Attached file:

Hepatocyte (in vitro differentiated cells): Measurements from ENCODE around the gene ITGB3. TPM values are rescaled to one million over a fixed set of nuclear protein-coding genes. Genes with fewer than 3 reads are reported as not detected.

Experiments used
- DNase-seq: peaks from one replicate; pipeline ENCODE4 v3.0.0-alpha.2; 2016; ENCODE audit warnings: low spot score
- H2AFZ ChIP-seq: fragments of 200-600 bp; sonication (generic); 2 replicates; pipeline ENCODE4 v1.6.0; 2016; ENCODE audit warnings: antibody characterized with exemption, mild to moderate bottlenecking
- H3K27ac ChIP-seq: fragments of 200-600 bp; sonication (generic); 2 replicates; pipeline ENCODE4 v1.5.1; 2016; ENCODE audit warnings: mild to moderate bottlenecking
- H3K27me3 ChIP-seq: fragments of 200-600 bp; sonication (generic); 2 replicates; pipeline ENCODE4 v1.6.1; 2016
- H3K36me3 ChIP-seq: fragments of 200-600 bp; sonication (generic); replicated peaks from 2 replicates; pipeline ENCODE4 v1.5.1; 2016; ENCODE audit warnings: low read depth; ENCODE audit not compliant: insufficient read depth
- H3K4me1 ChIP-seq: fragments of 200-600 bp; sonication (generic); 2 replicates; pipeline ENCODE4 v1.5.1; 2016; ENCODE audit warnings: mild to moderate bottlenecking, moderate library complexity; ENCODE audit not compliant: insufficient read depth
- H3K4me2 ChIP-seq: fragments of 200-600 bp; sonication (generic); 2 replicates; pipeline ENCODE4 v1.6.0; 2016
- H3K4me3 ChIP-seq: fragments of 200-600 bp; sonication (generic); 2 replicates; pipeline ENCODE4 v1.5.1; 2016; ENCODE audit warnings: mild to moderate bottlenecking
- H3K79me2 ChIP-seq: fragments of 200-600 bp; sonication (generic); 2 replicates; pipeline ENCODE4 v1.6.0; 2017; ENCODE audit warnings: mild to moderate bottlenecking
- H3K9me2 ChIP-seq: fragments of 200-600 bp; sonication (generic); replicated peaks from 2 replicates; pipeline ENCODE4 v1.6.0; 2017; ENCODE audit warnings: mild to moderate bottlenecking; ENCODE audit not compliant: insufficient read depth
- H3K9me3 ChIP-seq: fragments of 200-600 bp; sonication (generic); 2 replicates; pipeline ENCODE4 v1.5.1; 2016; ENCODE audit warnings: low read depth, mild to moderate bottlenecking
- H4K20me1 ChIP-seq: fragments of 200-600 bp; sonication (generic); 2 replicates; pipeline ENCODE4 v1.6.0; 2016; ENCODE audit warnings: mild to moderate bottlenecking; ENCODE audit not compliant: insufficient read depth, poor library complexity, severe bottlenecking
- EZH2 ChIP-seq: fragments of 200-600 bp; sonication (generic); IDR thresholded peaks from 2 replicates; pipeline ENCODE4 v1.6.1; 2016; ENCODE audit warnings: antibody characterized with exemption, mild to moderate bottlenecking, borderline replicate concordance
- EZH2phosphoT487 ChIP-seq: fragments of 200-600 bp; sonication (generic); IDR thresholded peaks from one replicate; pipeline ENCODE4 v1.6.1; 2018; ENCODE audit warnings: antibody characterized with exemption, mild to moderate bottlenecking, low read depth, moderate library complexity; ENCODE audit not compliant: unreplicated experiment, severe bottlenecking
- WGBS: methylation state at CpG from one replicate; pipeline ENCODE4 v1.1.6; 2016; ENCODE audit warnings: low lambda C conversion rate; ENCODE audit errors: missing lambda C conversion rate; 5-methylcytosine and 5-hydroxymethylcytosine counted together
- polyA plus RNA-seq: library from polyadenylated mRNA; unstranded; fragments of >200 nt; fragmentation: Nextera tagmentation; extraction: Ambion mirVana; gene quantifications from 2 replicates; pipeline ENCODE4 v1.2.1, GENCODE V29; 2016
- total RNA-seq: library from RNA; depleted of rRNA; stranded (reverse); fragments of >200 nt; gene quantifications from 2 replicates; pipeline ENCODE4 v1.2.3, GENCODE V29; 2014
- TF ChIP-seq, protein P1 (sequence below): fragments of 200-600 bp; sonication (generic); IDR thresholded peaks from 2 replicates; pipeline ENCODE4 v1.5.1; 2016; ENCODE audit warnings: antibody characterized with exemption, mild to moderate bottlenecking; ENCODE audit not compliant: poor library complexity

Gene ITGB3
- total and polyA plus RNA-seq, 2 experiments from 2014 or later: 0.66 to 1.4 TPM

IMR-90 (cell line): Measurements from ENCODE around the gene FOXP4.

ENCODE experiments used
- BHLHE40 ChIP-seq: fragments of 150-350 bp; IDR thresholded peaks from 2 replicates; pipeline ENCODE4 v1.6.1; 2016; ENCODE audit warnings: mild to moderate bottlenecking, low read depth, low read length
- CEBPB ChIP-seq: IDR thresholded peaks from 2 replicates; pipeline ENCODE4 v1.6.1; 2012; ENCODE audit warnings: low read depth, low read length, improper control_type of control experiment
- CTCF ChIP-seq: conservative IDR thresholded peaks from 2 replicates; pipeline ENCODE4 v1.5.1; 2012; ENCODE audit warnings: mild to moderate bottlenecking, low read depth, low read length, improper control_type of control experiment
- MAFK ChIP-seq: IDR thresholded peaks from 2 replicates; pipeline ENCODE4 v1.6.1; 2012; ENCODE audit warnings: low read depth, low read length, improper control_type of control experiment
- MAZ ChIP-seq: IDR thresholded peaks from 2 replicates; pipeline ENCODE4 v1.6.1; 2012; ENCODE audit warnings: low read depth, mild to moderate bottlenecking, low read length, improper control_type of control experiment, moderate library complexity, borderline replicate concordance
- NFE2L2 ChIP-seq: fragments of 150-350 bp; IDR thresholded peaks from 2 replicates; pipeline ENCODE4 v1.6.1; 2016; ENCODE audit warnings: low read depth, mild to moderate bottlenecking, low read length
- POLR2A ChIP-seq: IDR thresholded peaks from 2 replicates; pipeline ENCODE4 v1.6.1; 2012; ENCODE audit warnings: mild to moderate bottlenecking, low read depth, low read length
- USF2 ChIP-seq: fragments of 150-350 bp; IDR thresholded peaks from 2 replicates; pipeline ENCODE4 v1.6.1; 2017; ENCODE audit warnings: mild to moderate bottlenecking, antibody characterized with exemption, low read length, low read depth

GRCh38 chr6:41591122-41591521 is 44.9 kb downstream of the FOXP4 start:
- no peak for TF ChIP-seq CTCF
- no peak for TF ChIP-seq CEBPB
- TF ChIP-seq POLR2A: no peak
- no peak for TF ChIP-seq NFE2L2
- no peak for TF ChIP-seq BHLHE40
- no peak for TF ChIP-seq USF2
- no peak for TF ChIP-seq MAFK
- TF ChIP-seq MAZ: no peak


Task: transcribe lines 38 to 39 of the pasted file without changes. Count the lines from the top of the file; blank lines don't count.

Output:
- no peak for TF ChIP-seq BHLHE40
- no peak for TF ChIP-seq USF2